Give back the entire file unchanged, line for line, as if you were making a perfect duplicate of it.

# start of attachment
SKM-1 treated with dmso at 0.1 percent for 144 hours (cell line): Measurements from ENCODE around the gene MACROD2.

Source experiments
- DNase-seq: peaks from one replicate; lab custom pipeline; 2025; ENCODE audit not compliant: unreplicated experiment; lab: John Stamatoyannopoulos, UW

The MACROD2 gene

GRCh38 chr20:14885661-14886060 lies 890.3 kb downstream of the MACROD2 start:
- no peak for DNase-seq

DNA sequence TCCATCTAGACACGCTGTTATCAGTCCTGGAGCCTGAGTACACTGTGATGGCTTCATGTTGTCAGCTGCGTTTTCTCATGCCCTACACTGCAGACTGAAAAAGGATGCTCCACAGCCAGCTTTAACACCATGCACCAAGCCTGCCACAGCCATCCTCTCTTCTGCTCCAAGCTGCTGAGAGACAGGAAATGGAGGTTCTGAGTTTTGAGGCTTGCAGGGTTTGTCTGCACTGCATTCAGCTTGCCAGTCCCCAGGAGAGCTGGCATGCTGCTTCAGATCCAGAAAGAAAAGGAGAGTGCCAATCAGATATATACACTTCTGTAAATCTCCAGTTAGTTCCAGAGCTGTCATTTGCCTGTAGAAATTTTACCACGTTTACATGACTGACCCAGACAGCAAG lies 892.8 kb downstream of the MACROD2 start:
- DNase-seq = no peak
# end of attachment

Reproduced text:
SKM-1 treated with dmso at 0.1 percent for 144 hours (cell line): Measurements from ENCODE around the gene MACROD2.

Source experiments
- DNase-seq: peaks from one replicate; lab custom pipeline; 2025; ENCODE audit not compliant: unreplicated experiment; lab: John Stamatoyannopoulos, UW

The MACROD2 gene

GRCh38 chr20:14885661-14886060 lies 890.3 kb downstream of the MACROD2 start:
- no peak for DNase-seq

DNA sequence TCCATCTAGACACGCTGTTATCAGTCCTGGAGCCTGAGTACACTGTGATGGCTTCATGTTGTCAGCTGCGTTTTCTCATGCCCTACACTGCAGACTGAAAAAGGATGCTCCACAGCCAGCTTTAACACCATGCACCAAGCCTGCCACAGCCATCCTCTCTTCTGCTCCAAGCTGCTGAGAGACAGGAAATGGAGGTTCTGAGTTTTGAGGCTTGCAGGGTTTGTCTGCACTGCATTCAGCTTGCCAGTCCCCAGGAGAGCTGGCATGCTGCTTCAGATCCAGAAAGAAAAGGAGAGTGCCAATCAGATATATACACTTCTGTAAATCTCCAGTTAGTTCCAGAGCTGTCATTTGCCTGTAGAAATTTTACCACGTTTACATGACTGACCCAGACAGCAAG lies 892.8 kb downstream of the MACROD2 start:
- DNase-seq = no peak